News In Brief

By , Judy Nichols, Noel Paul,and Sara Steindorf

LOOK, HE'S STILL IN DIAPERS

The letter to Marcos Vargas from Maryland's Motor Vehicle Administration was blunt: Pay a $340 fine for failing to appear in trafffic court or your driver's license can be suspended. Fortunately, Marcos had the perfect defense. Or, rather, his father did. Marcos Vargas was the name given by a motorist who couldn't produce a license or registration when stopped by police. Sure, enough, state records showed an ID card for him. But the holder of the card is barely one year old; his parents obtained it shortly after his birth. So dad took him to the MVA branch office in Frederick to set the record straight.

PLEASE MAKE THEM GO AWAY

Recommended: Default

It turns out they weren't poisonous, but snakes were greatly upsetting the staff and patients at a hospital in southern Egypt. They apparently had been roused by renovation work at the Assiut University facility 200 miles from Cairo. What to do? Solution: hire snake charmers. It worked. Already, six of the crawly critters and a scorpion have been caught.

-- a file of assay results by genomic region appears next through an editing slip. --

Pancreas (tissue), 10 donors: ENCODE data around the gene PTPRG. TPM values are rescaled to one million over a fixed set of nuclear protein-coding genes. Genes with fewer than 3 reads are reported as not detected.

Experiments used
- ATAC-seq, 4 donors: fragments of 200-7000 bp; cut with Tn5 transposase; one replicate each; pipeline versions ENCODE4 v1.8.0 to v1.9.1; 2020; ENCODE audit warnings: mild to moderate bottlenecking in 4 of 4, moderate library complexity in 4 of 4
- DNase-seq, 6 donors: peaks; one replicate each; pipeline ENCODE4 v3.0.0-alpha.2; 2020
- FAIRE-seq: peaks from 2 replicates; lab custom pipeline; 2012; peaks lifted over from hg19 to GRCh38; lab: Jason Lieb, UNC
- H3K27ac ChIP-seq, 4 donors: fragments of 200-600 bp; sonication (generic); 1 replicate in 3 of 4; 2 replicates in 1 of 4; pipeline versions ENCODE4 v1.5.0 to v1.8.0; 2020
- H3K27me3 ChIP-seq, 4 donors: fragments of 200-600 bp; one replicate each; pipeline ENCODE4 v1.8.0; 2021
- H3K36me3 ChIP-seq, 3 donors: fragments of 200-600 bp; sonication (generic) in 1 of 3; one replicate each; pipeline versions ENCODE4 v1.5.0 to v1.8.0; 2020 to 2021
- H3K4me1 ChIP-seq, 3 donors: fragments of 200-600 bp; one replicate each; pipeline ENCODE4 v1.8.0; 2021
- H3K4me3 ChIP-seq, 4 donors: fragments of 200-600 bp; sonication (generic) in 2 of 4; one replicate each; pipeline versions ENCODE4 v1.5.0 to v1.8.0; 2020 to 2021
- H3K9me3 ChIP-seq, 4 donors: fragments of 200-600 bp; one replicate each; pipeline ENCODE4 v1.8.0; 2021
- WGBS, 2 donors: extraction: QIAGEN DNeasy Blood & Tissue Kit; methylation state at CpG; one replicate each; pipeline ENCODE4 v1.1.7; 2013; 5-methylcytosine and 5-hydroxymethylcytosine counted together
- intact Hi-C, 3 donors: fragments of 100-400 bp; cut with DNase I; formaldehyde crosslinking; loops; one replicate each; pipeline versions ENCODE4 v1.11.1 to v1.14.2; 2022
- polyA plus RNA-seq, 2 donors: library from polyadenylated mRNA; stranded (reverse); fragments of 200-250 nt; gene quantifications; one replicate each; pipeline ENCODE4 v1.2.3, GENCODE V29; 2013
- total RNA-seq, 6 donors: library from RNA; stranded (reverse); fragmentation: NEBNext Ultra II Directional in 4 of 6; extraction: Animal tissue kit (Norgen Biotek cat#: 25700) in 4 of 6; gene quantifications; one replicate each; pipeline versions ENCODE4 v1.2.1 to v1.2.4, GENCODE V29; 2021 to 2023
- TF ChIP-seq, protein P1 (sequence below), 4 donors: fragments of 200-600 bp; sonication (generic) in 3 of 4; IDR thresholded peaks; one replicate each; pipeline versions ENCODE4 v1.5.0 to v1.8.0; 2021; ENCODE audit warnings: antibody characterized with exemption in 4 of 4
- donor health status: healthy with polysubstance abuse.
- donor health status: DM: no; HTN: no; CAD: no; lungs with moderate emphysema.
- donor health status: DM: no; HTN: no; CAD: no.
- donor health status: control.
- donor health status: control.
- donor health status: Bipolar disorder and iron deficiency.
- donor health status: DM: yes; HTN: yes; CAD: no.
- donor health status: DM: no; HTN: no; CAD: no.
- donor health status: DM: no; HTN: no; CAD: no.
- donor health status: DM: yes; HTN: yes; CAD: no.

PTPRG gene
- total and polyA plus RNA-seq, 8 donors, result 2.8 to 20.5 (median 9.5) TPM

Many Americans uneasy over mixing religion and politics

Democrat Joseph Lieberman, the first Jew on a major party's presidential ticket, has made the interplay of religion and politics a hot subject this election year. In view of that, the Pew Research Center for the People & the Press undertook a collaborative project to gauge Americans' views on the role of faith in public life. The survey of 2,000 registered voters produced conflicting results. A majority of respondents said it's important for a president to have strong religious beliefs, but many of them aren't comfortable hearing politicians discussing such views. The percentage of respondants who agreed with these statements:

It is important for a president to have strong religious beliefs 70%

Government funding should be given to religious organizations 54%

Churches should express their views on politics 51%

I'm uncomfortable when politicians discuss how religious they are 50%

Clergymen should discuss politics from the pulpit 32%

(c) Copyright 2000. The Christian Science Publishing Society

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